If there are last season's pods to be gathered collect them and group then into tens and get group to count the number of seeds in pod ( percentages)

Soak plants in water and try to grow some seedling kowhais.

Whitebait Season in New Zealand - a great mini study!




A creative teacher should be aways on the alert for interesting things to introduce to his or her class. What do your students know about whitebait?


The whitebait season is with us once again.

I wonder how many children in your class have tasted whitebait fritters or better still been out catching them? Do they know anybody that catches whitebait?

What do your children know about whitebait?

Whitebait made front page news in our local paper last week! The article  stated that 'they are a small fish in trouble. But that is nothing new.Their gradual demise has been well documented since 1840 when shoals were as long as a rugby field were a common site. Back then whitebait were weighed in tons; the next century it could be measured in kerosene tins, then pounds and now, more than ever, in cups.'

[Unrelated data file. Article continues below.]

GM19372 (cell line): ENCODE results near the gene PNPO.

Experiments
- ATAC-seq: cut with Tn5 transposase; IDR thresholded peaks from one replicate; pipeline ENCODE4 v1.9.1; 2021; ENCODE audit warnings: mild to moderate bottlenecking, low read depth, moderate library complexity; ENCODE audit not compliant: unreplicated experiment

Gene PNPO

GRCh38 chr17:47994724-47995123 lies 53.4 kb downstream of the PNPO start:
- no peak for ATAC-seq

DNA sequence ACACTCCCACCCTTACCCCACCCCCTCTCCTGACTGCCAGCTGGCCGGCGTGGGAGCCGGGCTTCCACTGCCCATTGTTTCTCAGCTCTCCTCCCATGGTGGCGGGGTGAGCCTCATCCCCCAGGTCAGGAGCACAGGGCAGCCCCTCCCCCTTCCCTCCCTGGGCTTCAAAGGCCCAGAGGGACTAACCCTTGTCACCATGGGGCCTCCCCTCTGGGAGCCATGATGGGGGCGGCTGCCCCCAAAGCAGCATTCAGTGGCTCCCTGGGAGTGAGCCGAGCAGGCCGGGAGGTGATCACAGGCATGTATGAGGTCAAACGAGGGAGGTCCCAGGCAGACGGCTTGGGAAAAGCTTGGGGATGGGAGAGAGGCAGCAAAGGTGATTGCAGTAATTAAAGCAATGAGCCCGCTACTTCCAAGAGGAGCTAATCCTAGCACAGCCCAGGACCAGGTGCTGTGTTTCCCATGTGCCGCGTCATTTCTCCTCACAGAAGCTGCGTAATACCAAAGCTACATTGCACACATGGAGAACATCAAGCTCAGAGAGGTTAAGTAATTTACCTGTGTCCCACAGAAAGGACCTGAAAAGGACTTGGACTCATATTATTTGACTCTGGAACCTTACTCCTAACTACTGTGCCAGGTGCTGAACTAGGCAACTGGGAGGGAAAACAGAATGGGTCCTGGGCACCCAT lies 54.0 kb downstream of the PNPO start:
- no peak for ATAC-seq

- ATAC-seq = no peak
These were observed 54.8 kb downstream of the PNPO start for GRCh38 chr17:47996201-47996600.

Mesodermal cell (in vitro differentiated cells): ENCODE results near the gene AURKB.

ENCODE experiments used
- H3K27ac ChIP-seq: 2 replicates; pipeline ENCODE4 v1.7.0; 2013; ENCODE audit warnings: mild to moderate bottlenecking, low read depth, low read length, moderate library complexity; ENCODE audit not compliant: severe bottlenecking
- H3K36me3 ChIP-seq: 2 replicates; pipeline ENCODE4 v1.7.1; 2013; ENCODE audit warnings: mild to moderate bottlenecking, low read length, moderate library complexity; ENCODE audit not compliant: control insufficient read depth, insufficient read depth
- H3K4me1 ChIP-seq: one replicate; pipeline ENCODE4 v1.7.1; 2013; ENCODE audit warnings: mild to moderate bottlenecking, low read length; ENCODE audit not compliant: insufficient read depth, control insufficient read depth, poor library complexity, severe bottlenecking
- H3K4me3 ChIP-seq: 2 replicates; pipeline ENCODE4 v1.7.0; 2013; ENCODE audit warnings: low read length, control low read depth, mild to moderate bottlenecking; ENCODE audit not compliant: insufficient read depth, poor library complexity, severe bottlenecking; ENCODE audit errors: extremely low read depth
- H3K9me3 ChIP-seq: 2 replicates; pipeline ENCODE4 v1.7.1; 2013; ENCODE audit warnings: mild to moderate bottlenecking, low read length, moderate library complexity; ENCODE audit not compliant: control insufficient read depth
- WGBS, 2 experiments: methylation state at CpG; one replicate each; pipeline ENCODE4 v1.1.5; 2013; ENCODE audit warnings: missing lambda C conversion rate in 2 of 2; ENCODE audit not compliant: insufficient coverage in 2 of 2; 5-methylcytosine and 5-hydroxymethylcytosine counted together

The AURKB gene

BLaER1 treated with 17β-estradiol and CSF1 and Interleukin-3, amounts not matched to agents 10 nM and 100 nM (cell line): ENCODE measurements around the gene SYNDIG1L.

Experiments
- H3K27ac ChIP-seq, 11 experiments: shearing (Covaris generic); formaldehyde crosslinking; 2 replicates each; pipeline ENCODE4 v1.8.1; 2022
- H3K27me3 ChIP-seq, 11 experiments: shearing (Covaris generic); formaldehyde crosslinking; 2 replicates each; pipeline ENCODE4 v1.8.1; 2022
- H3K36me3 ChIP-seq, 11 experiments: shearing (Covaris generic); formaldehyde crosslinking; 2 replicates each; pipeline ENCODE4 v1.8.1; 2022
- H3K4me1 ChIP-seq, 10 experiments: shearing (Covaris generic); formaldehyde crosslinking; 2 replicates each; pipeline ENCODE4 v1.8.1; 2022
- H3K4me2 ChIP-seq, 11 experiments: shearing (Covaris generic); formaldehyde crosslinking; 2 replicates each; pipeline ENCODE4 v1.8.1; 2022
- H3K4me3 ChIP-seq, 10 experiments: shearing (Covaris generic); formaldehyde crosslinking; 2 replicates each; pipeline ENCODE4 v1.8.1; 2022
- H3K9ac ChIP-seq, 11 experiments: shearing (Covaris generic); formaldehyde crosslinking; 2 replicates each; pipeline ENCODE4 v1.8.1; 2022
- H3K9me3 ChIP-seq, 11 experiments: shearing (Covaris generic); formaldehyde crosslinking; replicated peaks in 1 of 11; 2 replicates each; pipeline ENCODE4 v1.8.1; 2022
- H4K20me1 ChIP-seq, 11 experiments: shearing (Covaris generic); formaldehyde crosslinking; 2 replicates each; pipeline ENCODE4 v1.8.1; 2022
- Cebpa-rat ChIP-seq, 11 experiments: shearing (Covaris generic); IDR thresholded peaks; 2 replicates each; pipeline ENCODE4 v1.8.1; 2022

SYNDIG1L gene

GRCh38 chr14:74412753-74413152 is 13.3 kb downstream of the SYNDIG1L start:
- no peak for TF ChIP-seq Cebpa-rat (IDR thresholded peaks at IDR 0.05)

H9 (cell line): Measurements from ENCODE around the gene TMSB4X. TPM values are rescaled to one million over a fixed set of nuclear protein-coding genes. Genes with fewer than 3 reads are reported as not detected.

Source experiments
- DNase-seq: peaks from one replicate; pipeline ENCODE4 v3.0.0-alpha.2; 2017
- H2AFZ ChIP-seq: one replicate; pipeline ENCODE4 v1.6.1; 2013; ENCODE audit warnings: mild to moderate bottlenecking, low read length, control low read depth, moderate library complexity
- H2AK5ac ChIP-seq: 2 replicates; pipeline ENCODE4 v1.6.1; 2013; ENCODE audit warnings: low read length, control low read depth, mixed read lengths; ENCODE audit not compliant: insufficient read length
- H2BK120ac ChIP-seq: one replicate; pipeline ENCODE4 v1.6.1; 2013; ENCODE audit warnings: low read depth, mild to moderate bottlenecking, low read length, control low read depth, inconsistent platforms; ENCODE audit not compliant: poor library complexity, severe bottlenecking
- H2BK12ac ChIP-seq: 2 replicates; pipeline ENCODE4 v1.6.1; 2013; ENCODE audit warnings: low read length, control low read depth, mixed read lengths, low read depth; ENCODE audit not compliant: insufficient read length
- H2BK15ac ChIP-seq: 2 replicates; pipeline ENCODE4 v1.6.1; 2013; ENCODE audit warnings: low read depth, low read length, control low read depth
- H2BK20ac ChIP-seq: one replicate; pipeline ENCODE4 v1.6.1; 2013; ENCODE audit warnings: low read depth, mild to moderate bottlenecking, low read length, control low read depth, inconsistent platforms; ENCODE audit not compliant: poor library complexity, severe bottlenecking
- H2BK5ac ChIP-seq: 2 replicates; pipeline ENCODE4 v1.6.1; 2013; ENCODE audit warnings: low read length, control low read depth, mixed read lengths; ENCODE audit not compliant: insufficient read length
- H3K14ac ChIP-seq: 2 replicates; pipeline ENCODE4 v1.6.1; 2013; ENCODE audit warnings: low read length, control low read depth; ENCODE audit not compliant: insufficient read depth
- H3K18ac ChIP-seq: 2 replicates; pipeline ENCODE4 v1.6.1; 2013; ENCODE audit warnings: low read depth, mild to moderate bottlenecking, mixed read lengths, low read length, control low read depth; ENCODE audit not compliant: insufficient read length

It would be great if you could acquire a few whitebait to keep in the class aquarium to study.If not access pictures of whitebait from the Internet of from reference books and make use of for research.

Whitebait make an interesting 'mini study'. Such a study could be part of the literacy programme and an opportunity to introduce research reading and writing to the class. A small research booklet could result and include observational drawing and diagrams.

First ask your students what they know about whitebait ( their 'prior ideas') and from this what questions about whitebait they can think of to research. Teachers could interact with their students to add question children might not think of - or wait because as the study progresses ( and students read up on whitebait) further questions will emerge.

Some questions might be:

Why do they have seasons ( introducing the idea of sustainability)? The season , in most of New Zealand, runs from  August 15th to  November 30th.

What are whitebait? Children will discover there are several native species that collectively are called whitebait. There are five main species of whitebait. They are called kokopu  or inanga. The scientific name  for the species is Galaxidae named after the Milky Way because they are caught their eyes, with their translucent bodies, look like dazzling stars

What is the life cycle of whitebait? Whitebait travel up rivers in Spring, spend the summer up river growing to several centimeters long - called kokopu at this stage. Kokupu then travel downstream to lay their eggs in wetland near the sea.The eggs are washed out to sea - returning in the Spring as whitebait.